Researchers in the US have found evidence that suggests the placebo effect is dependent on patient’s genes.
The placebo effect can be described as an improvement in health or behaviour not attributable to a medication or invasive treatment. An example of a placebo could be a sugar table given to a patient instead of one containing active ingredients. It has been a highly researched area and a medical mystery for over 70 years.
New research, published in PLoS ONE this week, shows how the extent of people's placebo responses may be explained by genetic differences that vary the amount of dopamine in their brains.
This was assessed using a gene called Catechol-O-Methyltransferase (COMT). A person can have a number of variants of the COMT gene; met/met, met/val or val/val. People with the met/met variant have four times more dopamine available in their prefrontal cortex (an area of the brain that is linked to cognition, personality expression, decision making, and social behaviour) than those with the val/val variant.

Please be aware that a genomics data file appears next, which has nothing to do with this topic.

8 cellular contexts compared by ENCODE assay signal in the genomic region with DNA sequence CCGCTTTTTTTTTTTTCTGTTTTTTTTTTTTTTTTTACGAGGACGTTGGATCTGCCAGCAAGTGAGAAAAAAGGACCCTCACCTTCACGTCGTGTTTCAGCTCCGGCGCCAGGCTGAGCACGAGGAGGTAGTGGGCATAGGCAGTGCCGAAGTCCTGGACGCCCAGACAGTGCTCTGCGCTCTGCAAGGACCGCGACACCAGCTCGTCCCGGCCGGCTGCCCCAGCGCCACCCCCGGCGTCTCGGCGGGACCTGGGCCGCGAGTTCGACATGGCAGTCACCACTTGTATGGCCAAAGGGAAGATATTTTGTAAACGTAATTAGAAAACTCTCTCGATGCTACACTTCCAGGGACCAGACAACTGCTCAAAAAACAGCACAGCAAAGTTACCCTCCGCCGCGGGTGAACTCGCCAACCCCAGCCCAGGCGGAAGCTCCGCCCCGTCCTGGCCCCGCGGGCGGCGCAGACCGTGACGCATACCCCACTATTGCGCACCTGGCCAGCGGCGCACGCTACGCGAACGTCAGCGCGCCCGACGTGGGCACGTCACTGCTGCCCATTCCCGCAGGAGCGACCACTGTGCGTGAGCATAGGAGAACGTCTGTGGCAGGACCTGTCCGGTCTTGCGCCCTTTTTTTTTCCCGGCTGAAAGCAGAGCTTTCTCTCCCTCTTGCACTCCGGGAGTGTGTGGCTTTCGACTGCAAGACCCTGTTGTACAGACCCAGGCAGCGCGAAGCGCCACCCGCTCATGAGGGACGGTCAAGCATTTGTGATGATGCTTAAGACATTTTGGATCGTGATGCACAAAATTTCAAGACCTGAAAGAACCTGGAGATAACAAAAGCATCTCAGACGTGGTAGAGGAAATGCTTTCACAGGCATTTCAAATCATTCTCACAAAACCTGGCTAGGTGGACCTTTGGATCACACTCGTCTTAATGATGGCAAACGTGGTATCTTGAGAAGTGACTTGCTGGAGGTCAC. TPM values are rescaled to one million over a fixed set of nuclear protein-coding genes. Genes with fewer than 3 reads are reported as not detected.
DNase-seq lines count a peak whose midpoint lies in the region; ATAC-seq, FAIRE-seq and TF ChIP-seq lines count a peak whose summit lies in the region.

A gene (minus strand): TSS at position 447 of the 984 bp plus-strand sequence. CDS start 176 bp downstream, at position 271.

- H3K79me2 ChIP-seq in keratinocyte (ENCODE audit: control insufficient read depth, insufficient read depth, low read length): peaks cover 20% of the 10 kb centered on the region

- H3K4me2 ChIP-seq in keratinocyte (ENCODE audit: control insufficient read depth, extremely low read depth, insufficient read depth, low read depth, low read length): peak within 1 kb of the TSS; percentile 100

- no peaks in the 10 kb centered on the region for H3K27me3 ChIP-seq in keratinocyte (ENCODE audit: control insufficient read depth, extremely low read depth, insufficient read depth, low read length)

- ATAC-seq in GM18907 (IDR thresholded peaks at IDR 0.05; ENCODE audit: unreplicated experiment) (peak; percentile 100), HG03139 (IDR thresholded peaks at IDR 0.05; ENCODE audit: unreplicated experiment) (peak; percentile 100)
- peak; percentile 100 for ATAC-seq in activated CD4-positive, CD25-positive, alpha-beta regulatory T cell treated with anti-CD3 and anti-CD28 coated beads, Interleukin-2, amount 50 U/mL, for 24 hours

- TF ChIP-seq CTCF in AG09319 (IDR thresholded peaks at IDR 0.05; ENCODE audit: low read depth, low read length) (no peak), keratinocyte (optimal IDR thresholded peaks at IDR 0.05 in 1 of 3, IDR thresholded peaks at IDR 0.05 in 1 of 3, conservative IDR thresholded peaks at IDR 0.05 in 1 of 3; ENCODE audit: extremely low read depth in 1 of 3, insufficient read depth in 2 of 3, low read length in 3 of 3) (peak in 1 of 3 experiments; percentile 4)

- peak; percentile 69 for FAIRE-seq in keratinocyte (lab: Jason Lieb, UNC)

Paper author Dr Kathryn Hall, proposed that if dopamine is involved in the placebo effect, then a person’s COMT type would determine their response.
This proposal was tested by looking back at a 2008 clinical trial, which investigated the placebo effect in patients with irritable bowel syndrome (IBS). Hall and colleagues were then able to find patients genotypes from their blood samples.
They found that as the copies of met in the COMT gene increased, so did the placebo response ("presumably because more dopamine was available", says Hall). In some cases met/met carriers showed 6 times the improvement in symptoms than those val/val carriers.
Hall says their results suggest "met/met is a genetic marker for the placebo response and val/val is a marker for non-response".
"With this new research, we may now be able to use a person's genetic makeup to predict whether or not they will respond to a placebo,"
This has important implications for patient care, and will also help researchers design and carry out more cost-effective clinical drug trials.